Personal computer still remains a top computing platform
Although there is significant increase in the use of mobile phones and tablet computers, personal computers are still a mainstream computing platform.
The large screen and high performance computing performance by PCs cannot be matched by tablet computers. There are a lot of applications where tablet and smart phone are not proper substitutes for PCs. Except the benefits of better user interface, lightweight and portability, smart phones and tablet computers hardly match the performance of latest notebook computers.
ABI research in its recent study which is titled as "PC Platform is Evolving, Not Dying" explains how the latest Chromebooks and Ultraportable PCs shaping the PC market in 2016.
Most of the people using ordinary Mobile phone to replace with smart phone for its inherent advantages. But a smart phone is not a full replacement for personal computer. Tablet computer is to some extent is a replacement for PC but with limits.
Since much of the users or content viewers/readers, they may not need personal computer most of the time for watching content. Whereas for large size content creators/editors, personal computer is essential.
ABI Research finds that 163 million notebook PCs shipped globally during 2015. The majority of shipments were laptops, which constituted nearly 80% of the category. Based on its research data ABI suggests PC market is still going strong and shows no sign of slowing down in the immediate future.
“Industry experts greatly exaggerated the death of the PC,” says Jeff Orr, Research Director at ABI Research. “The platform is continuing to evolve its designs to provide flexibility for productivity purposes, while also adapting its shape to support tablet-like, touch applications. Chromebooks and ultraportable PCs will continue to drive the most growth within the notebook PC market.”
The trend now in notebook computers according to ABI is ultra-portability.
Further trends shared by ABI includes:
Though ultraportable PCs hit the shelves at premium prices, consumer interest for the 2-in-1 systems is increasing due to the supreme versatility that the models provide. As such, ABI Research predicts that new, low-cost models will emerge from a broader range of system OEMs in 2016 and forecasts ultraportable PCs will constitute more than 24% of total notebook PC unit volume in 2021.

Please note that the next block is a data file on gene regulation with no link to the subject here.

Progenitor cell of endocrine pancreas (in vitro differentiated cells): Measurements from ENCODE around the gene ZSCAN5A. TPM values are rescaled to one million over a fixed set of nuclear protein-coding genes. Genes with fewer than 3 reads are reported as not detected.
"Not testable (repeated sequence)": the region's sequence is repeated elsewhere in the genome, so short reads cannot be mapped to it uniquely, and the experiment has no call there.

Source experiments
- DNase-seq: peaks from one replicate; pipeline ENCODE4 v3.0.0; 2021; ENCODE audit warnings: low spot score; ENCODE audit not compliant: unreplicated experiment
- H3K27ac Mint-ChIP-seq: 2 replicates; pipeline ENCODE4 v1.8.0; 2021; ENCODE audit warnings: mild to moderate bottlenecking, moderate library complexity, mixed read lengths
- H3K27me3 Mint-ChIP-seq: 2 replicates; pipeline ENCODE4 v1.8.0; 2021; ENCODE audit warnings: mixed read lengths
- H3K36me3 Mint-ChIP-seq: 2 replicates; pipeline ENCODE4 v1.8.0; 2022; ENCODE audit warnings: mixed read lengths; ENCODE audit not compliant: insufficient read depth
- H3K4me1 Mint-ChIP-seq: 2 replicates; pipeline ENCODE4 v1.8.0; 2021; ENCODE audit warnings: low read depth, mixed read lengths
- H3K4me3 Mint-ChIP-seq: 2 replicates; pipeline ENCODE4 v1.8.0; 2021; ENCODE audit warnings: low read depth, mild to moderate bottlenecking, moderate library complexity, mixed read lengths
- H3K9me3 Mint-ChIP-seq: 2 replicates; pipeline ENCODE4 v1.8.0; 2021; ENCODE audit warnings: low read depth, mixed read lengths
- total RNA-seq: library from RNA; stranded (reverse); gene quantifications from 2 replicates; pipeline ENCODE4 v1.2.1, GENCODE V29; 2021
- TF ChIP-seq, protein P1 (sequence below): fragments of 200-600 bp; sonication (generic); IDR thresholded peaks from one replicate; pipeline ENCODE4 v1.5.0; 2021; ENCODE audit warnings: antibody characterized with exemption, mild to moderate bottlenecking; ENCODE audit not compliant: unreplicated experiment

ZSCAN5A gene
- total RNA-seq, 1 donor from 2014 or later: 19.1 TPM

Meanwhile, ABI Research anticipates Chromebooks to continue to dominate the education market in 2016, as school initiatives drive toward 1:1 student deployments with a technology device. And though the majority of Chromebooks historically shipped in the U.S., the education trend is beginning to see growth in other regions, notably Western Europe. ABI Research predicts that Chromebooks will represent nearly 7% of all notebook PC shipments in 2021.
From an operating system standpoint, however, there remains room for further notebook PC development. “Intel architecture powers the majority of notebook PCs, and its introduction of the Core M SoC processor greatly enhanced the number of potential systems manufacturers that can participate in the 2-in-1 market,” concludes Orr. “With ARM processors dominating mobile devices, many in the industry wonder if an ARM-based PC will eventually surface. With no Windows 10 desktop support for ARM processor architecture, only a handful of Chromebooks are using ARM-based processors in their designs. As such, we do not expect ARM-based PCs to emerge during the forecast period.”
In all, data suggests regional growth from the notebook PC category will stem from Latin America, the Middle East, and Africa over the next five years as computing penetration in both the workplace and consumer markets expands.